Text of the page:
Bay Area markets rank in top 5 for most expensive office space in the Americas

Downtown San Francisco and the Peninsula rank #3 and #4 for the most expensive commercial office space on the continent, according to Globe Street and CBRE. For Q1 2019, the cost per square foot per year for prime office space downtown was $130.51, with office space in the Peninsula costing an average of $116.28 per year. New York City still holds the top two slots, with the Midtown-Manhattan and Midtown-South Manhattan markets, and Boston’s Downtown is just behind the Peninsula at $106.60 per sq. ft. per year.

Office space costs in the Americas continue to rise, 3.7% higher than Q1 of last year, and they’re rising faster; Q1 2018 was only 3.2% more expensive than the previous year. Globally, rents for prime office space rose 3.6% compared to 2.5% the year before.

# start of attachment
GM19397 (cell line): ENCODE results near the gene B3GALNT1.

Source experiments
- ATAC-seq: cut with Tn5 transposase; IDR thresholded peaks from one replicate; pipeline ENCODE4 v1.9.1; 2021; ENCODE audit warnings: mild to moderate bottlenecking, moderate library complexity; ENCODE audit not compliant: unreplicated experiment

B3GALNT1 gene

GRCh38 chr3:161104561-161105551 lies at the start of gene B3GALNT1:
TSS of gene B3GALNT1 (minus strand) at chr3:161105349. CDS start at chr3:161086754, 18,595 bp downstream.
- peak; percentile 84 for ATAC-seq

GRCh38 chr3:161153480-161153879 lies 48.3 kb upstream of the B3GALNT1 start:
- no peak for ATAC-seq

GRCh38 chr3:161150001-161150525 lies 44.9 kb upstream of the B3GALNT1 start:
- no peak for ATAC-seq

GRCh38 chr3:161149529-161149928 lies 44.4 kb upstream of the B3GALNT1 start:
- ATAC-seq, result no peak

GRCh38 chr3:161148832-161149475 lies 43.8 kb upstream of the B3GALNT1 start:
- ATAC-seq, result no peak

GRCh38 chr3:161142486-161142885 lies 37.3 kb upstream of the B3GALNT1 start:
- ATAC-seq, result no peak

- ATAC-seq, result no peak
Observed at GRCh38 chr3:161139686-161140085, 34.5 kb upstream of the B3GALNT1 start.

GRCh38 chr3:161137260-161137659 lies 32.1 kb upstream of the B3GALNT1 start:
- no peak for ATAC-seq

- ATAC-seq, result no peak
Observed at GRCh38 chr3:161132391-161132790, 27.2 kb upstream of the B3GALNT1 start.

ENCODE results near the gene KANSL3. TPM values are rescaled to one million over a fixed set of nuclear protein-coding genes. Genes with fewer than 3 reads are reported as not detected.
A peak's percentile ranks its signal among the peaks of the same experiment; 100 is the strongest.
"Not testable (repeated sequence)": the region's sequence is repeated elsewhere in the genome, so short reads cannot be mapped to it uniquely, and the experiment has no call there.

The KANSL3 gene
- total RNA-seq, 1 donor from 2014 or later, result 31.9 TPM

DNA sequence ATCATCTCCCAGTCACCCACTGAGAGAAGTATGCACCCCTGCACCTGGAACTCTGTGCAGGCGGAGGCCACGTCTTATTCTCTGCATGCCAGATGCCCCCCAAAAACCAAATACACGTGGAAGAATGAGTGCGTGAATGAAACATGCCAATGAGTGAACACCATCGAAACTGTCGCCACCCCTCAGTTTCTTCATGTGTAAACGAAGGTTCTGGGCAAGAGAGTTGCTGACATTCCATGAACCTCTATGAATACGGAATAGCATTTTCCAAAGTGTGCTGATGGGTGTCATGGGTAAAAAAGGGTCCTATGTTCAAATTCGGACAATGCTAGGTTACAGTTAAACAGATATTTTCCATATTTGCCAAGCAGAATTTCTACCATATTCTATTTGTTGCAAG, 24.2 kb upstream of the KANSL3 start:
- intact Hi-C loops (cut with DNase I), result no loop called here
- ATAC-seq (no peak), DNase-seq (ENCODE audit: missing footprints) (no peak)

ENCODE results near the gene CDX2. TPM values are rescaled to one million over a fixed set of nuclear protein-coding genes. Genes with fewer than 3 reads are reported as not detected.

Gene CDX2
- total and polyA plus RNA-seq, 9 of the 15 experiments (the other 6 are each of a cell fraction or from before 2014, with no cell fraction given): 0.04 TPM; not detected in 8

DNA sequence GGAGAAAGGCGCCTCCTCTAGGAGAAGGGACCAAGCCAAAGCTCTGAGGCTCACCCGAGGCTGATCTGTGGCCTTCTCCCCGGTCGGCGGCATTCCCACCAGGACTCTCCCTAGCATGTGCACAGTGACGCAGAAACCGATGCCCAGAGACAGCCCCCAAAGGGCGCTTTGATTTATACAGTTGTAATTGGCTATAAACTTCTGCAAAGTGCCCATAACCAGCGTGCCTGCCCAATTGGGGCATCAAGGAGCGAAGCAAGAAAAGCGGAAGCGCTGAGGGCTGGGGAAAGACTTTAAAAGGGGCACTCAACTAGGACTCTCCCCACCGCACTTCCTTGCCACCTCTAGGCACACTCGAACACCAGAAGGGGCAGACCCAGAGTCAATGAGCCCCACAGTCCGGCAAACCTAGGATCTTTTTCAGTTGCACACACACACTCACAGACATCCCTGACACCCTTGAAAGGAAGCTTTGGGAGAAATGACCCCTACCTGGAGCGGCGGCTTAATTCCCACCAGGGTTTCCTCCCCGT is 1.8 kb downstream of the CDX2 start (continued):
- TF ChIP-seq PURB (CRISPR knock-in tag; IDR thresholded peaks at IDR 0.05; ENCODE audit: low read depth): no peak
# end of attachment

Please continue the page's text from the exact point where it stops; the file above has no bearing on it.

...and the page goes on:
The most expensive office markets worldwide are Hong Kong Central, at $322; London’s West End at $222.70; and Hong Kong Kowloon at $208.67 per sq. ft. per year. Downtown San Francisco and the Peninsula rank 11th and 13th, behind Beijing’s Finance Street, Beijing’s Central Business District, Tokyo, and the City of London.

San Jose and Oakland challenge SF in private equity real estate market

California’s largest cities for real estate investment, San Francisco and Los Angeles, are now being challenged by San Jose and Oakland. California holds almost 20% of the private equity real estate (PERE) in the country and 12% of global PERE assets under management, according to a study by accounting and advisory firm EisnerAmper and Preqin. PERE properties include office buildings (high-rise, urban, suburban and garden offices); industrial properties (warehouse, research and development, flexible office/industrial space); retail properties, shopping centers (neighborhood, community, and power centers); and multifamily apartments (garden and high-rise). Less common but still an option are senior or student housing, hotels, self-storage, medical offices, single-family housing to own or rent, undeveloped land, and manufacturing space (via Investopedia). 

So how do the Bay Area cities compare?